$x^4-4x^3+ax^2+bx+1=0$ What should $a$ and $b$ be, so that the given equation has four real roots?

  1. $(4, -6)$
  2. $(6, -4)$

Not getting any start. Tried Descartes sign rule conditions to real roots but couldn't figure out the exact answer.

  • $\begingroup$ Do you mean ONLY real roots ? or at least one real root? $\endgroup$ – SchrodingersCat Nov 5 '15 at 14:15

When $(a, b) = (4, -6)$, evaluating the l.h.s. at $x = 1$ gives $-4$, but the leading coefficient is positive, so there are at least two distinct, real solutions. (In fact, we can show that the derivative of the l.h.s. has a single root, so there are precisely two real solutions.)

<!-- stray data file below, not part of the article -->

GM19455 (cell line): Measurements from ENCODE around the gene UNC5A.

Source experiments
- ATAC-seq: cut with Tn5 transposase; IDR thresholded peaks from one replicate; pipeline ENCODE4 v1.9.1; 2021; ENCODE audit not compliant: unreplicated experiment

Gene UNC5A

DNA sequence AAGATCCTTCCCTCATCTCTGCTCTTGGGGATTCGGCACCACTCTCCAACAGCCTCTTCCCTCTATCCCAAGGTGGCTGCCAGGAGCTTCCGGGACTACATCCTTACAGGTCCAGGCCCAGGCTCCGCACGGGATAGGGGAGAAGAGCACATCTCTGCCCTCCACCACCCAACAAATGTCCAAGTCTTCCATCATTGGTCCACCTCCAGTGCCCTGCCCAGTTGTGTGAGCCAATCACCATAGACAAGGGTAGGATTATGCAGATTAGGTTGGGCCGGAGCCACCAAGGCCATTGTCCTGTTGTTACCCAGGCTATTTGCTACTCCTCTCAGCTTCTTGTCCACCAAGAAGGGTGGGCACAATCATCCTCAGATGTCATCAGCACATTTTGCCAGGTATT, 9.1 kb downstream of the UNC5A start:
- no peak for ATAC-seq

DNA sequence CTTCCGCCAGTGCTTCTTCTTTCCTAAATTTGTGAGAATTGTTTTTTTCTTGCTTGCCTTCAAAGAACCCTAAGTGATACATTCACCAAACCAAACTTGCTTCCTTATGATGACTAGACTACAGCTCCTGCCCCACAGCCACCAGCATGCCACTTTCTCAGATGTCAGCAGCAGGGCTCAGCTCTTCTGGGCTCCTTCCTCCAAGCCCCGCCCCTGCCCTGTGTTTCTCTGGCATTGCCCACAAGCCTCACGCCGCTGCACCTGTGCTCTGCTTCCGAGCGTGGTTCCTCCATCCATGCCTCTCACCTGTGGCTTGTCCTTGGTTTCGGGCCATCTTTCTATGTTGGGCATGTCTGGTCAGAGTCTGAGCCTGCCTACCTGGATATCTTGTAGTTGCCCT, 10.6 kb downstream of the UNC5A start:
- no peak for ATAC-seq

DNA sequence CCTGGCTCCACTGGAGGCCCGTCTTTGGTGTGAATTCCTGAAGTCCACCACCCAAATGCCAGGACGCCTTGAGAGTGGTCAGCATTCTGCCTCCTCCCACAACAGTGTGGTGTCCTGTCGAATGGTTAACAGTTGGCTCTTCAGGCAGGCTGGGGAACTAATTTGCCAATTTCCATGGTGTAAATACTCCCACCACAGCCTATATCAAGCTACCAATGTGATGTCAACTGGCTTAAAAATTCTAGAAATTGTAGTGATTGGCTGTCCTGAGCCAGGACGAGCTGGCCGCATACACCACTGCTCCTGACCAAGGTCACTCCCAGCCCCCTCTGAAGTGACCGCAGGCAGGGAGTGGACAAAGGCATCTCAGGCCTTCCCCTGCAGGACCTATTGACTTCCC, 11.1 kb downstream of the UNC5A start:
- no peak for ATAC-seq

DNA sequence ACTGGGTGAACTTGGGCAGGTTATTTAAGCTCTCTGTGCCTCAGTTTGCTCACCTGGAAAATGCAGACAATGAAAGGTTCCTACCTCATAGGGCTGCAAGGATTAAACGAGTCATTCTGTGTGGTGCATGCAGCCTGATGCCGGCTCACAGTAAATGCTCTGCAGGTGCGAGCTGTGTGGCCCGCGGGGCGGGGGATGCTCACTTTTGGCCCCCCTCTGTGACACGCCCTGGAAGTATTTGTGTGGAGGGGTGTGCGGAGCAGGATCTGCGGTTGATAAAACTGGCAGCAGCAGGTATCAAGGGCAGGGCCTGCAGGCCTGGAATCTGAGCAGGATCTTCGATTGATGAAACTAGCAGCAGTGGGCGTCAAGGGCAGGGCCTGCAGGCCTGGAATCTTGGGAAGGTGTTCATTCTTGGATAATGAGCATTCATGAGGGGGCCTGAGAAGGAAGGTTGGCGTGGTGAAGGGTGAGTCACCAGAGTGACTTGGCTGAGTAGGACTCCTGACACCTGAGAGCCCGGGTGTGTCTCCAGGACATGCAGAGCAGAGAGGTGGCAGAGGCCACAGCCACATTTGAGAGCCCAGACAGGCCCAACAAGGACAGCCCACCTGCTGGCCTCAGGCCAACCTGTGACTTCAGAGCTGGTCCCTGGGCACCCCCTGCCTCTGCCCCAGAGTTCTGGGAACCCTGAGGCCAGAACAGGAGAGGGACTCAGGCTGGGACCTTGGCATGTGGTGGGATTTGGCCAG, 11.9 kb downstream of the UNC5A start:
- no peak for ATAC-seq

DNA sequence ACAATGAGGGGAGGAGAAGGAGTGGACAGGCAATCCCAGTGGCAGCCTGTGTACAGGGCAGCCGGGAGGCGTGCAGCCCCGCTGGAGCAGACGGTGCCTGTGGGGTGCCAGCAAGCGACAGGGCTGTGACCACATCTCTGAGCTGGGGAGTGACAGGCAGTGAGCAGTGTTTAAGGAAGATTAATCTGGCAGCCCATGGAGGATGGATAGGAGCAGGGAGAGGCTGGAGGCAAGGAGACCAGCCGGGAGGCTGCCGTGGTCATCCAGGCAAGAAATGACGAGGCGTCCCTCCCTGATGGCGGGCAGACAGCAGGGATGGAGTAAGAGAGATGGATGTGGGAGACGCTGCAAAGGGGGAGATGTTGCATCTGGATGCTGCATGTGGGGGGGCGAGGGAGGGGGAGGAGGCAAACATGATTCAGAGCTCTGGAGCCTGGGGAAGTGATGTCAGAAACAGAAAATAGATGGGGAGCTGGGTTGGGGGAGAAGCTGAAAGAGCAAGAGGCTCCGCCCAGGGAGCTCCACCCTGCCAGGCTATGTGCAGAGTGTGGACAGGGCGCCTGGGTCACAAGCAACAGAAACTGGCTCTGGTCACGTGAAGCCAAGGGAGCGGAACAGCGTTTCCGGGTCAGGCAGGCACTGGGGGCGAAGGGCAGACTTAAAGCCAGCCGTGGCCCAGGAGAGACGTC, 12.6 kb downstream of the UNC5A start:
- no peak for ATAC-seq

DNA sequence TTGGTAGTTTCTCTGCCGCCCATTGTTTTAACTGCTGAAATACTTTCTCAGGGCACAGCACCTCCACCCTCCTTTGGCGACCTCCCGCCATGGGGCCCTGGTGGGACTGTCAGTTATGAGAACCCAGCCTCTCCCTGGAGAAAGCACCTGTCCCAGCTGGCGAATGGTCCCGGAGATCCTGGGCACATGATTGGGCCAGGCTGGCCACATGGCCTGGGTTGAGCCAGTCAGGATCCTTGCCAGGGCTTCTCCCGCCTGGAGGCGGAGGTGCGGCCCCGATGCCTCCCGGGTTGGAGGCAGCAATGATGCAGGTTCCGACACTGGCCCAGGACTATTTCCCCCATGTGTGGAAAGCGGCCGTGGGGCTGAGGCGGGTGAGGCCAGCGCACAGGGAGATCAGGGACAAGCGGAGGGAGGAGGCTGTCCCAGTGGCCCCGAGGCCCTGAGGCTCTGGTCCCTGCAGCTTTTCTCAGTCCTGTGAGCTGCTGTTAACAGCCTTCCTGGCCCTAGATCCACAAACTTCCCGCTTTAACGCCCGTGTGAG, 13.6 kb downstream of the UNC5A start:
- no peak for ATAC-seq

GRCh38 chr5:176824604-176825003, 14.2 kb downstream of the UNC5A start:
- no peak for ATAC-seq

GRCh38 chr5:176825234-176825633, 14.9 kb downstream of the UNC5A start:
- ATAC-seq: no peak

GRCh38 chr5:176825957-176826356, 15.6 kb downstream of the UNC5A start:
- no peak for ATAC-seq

When $(a, b) = (6, -4)$, the l.h.s. factors as $(x - 1)^4$, so the equation has a (unique) solution at $x = 1$.

  • $\begingroup$ so whats the answer for it $\endgroup$ – Archis Welankar Nov 5 '15 at 14:15
  • $\begingroup$ @ArchisWelankar Clarify the question! $\endgroup$ – Jean-Claude Arbaut Nov 5 '15 at 14:16
  • $\begingroup$ all 4 an edit has been made @jean $\endgroup$ – Archis Welankar Nov 5 '15 at 14:20
  • $\begingroup$ @ArchisWelankar This answer as written still addresses the edited version of the equation, no? $\endgroup$ – Travis Willse Nov 5 '15 at 14:22
  • 1
    $\begingroup$ I'm not sure what the confusion is, exactly: The answer says that there are precisely two real solutions for $(a, b) = (4, -6)$, and one can show this using the method I mentioned (showing that the derivative of the l.h.s. only has a single root). $\endgroup$ – Travis Willse Nov 5 '15 at 14:33

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